On January 6th, the citizens of Litochoro in the district of Pieria in Northern Greece revived once again the “Custom of Sichna” to celebrate the Theophany.
Theophany is celebrated by the Greek Orthodox Church to commemorate the baptism of Jesus.
[Thanasis Tsifodimos, Mayor of Litochoro]:
“A custom that dates back 300 years, the ‘Custom of Sichna.’ We start from the two churches and end up at Enipeas canyon at a small tank with water that we call ‘Gourna’ in Litochoro. There, the priests throw a cross in the water and the young swimmers dive in to catch it.”
The word “Sichno” comes from the Latin word “Signum” which means sign or banner. The “Sichna” are tied to a long staff and they have upon them the Holy Cross. The preparation happens on the eve of Theophany.
The custom starts with the “Sichnoforous” which means those who hold the “Sichna”. The Sichna bearers walk down to the village square and then to Enipeas canyon which the locals call “Lakos.”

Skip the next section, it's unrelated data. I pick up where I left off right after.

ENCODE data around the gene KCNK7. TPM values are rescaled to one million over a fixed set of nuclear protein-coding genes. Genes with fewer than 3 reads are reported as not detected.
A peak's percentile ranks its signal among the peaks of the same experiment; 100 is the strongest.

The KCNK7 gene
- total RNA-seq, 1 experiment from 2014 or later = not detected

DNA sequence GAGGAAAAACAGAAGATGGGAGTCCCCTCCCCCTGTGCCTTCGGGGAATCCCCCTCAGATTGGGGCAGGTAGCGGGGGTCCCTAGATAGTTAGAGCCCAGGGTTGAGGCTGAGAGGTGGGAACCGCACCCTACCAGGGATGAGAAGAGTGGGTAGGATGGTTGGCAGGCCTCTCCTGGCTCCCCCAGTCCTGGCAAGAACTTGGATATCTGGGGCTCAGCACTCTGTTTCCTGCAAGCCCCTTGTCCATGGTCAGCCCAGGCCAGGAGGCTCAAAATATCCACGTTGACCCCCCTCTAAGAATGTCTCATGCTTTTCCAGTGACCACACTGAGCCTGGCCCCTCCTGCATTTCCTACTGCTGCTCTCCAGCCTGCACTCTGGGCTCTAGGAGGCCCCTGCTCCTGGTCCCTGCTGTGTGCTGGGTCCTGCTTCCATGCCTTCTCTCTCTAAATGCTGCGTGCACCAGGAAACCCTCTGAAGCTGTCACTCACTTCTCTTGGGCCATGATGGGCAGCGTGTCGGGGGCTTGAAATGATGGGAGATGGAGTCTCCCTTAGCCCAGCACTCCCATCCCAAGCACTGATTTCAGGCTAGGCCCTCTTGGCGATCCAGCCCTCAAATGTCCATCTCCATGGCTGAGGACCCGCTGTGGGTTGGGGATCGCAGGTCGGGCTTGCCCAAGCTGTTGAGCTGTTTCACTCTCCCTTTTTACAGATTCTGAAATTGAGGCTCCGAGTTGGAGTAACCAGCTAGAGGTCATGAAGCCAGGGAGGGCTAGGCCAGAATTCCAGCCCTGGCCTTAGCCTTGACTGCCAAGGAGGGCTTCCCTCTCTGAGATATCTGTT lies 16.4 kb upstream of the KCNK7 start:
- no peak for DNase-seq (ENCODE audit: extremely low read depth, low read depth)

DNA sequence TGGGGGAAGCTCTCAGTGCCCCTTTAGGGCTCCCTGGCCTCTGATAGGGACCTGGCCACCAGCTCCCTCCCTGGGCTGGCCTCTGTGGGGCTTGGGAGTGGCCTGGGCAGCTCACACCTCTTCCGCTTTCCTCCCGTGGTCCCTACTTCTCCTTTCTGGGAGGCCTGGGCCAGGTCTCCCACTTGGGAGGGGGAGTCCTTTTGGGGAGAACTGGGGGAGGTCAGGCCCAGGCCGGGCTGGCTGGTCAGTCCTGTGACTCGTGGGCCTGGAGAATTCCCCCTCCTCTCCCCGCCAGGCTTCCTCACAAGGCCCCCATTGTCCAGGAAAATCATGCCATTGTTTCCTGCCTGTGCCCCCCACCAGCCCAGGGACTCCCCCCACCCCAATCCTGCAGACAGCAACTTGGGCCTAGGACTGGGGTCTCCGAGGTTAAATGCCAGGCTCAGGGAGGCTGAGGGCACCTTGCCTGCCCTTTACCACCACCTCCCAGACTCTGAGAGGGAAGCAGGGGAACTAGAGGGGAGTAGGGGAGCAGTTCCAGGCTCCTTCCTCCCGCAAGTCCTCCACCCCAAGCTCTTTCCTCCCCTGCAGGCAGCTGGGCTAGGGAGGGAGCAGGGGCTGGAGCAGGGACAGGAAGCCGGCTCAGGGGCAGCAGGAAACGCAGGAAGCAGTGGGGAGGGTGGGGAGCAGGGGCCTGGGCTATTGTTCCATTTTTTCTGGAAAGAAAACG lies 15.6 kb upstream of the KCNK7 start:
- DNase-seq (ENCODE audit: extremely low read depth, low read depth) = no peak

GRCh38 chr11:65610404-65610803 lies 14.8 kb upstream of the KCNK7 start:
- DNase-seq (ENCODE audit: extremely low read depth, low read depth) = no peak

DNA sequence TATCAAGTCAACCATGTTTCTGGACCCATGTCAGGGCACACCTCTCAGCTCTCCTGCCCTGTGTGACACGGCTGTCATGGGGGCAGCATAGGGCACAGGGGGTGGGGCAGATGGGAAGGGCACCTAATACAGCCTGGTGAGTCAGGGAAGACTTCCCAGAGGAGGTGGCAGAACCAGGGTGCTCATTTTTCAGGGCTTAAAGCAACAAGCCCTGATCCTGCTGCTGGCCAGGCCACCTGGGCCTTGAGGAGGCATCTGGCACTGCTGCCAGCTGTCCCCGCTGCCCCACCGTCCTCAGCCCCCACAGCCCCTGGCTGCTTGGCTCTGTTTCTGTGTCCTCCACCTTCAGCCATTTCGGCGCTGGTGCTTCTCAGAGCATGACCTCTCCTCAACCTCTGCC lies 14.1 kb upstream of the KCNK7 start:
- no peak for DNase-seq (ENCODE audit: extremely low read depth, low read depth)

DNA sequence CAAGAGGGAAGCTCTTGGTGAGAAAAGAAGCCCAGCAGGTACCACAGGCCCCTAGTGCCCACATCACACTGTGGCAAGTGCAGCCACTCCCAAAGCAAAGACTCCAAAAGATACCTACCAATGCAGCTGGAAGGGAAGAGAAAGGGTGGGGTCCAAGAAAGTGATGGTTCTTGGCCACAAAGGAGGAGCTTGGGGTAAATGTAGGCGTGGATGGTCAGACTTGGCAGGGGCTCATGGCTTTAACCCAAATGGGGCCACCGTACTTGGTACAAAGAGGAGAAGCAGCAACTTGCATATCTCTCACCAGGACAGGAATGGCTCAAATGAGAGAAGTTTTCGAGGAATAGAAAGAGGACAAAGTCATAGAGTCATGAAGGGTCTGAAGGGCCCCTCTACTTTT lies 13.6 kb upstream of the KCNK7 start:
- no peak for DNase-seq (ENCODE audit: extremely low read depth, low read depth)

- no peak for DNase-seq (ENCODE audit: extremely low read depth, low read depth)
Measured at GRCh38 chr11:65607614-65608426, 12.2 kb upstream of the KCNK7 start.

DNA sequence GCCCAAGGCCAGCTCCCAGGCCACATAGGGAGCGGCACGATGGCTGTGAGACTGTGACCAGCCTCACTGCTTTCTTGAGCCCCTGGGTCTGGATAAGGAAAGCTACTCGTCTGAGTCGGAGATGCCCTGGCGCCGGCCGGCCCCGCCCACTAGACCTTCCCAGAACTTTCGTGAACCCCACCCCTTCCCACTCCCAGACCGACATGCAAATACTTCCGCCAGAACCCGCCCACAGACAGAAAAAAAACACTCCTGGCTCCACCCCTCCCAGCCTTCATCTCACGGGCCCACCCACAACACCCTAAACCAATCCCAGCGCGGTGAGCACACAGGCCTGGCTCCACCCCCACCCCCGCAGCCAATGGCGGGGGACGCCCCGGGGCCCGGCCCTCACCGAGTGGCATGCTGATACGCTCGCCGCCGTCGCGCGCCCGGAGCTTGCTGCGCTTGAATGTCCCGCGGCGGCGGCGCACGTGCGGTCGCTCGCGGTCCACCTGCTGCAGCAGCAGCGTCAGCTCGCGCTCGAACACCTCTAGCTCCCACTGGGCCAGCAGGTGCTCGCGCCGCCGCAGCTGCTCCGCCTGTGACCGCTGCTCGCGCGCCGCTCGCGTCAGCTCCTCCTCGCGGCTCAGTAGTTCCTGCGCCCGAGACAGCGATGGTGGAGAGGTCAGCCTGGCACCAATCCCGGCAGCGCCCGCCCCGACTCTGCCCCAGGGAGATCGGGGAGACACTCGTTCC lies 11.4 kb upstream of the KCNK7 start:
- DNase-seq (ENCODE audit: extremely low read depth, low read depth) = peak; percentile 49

Next to the Enipeas river there is a small tank with cold water. After the “Sichnoforoi” go down there, the priests give blessings by throwing a cross in the water in remembrance of the baptism of Jesus. Young men dive into the tank to catch the cross and the lucky one who catches it receives all the blessings and a small present from his fellow citizens.
[George Pourliotis, Church Vicar Choral]:
“Young men of Litochoro dive into the cold water of the Enipeas river. The waters come from the peaks of Mount Olympus from the melted snow – so you can understand how cold the water is. The men try to find the cross and the lucky one will walk around town with the cross, usually for three days, and he will receive the relative tips.”
[Nikolaos Mitilineos, This year’s winner]:
“This is the fourth time that I have found the cross, it’s the third continuous time, and the first was a while back. This year the weather was very good, it wasn’t very cold but the water was freezing cold.”
NTD News, Greece